Myrmecochory!

Let's hear it for ants! 

Thats right, ants. Without ants I would venture to stay that a lot of life as we know it would be radically different. One of the many ways in which ants fill important niche roles is as seed dispersers. 

Known as myrmecochory, many species of plants rely on ants to move their seeds from place to place. They encourage the ants to do this by attaching appendages to their seeds called elaiosomes. Elaiosomes are little fleshy structures that are packed full of lipids and proteins. Foraging ants take these seeds back to their colonies where the elaiosome is eaten and the seed is then discarded. Ants have special chambers in their colonies for trash. They are basically little underground compost heaps. 

When the seeds are thrown away, they suddenly find themselves in a very stable, nutrient rich area where they can safely germinate. It makes so much sense. The ants get a little meal and the plant has provided its offspring with one of the safest storage and planting environments. Next time you are hiking in the woods and see a population of plants that evolved this method, there is a good chance that an ant colony is near by. 

There is also some evidence to suggest that the seeds gain a cleaning benefit from the ants as well. Living in close quarters and in such high numbers as ants do, disease is a particularly prevalent issue. Because of that, ants have evolved specialized glands that secrete a liquid with antimicrobial properties. It is possible that ants may inadvertently clean seeds that enter their nest with this fluid. Since diseases, especially certain types of fungi, are one of the leading causes of seedling mortality, it is very possible that this is yet another added benefit of having ants as your seed dispersal agent. More research is necessary to see if this is truly what is going on.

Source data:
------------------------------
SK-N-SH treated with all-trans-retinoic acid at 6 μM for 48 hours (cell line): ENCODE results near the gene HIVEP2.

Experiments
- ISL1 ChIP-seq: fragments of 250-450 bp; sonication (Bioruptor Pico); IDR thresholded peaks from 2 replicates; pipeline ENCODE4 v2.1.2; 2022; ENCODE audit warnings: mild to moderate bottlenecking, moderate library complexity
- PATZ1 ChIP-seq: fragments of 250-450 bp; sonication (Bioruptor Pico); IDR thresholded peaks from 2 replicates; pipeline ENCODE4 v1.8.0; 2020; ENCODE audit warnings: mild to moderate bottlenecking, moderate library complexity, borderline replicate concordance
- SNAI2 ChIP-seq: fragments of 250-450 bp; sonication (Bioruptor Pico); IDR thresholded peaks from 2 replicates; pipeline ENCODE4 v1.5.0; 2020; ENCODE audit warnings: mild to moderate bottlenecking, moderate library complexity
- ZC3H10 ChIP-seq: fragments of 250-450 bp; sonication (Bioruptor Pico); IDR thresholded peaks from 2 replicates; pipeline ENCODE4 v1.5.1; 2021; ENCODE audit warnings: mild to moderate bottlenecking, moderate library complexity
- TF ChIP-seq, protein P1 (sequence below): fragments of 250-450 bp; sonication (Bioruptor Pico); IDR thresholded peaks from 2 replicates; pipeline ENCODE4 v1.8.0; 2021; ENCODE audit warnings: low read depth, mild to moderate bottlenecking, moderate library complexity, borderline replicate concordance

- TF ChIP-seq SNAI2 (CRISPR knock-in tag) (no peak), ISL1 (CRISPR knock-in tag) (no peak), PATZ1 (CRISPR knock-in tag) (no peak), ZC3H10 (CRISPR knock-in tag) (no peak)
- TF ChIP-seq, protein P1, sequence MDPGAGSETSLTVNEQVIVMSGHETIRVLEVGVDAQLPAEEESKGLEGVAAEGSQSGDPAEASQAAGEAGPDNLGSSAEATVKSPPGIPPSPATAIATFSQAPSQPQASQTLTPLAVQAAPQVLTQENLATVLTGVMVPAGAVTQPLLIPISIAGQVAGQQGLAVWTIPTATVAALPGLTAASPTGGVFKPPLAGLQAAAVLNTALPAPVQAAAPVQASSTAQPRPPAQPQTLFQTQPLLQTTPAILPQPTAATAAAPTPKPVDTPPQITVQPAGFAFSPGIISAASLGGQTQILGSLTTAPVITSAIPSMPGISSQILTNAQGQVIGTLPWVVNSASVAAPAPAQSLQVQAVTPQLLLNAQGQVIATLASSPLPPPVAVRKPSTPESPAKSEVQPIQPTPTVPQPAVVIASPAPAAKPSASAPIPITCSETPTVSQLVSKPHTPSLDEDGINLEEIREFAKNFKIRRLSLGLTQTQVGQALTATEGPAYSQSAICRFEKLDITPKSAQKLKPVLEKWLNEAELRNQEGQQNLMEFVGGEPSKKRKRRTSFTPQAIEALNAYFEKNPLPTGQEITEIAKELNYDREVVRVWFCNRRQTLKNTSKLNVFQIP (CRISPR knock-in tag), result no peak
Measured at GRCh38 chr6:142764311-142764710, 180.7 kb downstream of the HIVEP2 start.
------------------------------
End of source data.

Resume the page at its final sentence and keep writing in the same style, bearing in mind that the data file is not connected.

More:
The sheer number of plants species that utilize ants in this way is staggering. Here in North America, the majority of myrmecochorous plants are spring ephemerals. There is a lot less food available to ants in the spring, making these seeds very appealing. Once summer hits, scavenging ants are less likely to pay attention to seeds in lieu of more nutritious food available. Here are just a few examples you may be familiar with:

Hepatica
Violets
Wild ginger
Dutchman's breeches
Trout lily
Bloodroot
Trillium
Milkworts
Corydalis

Photo Credit: Cotinis

Further reading:

http://bit.ly/23T9gJA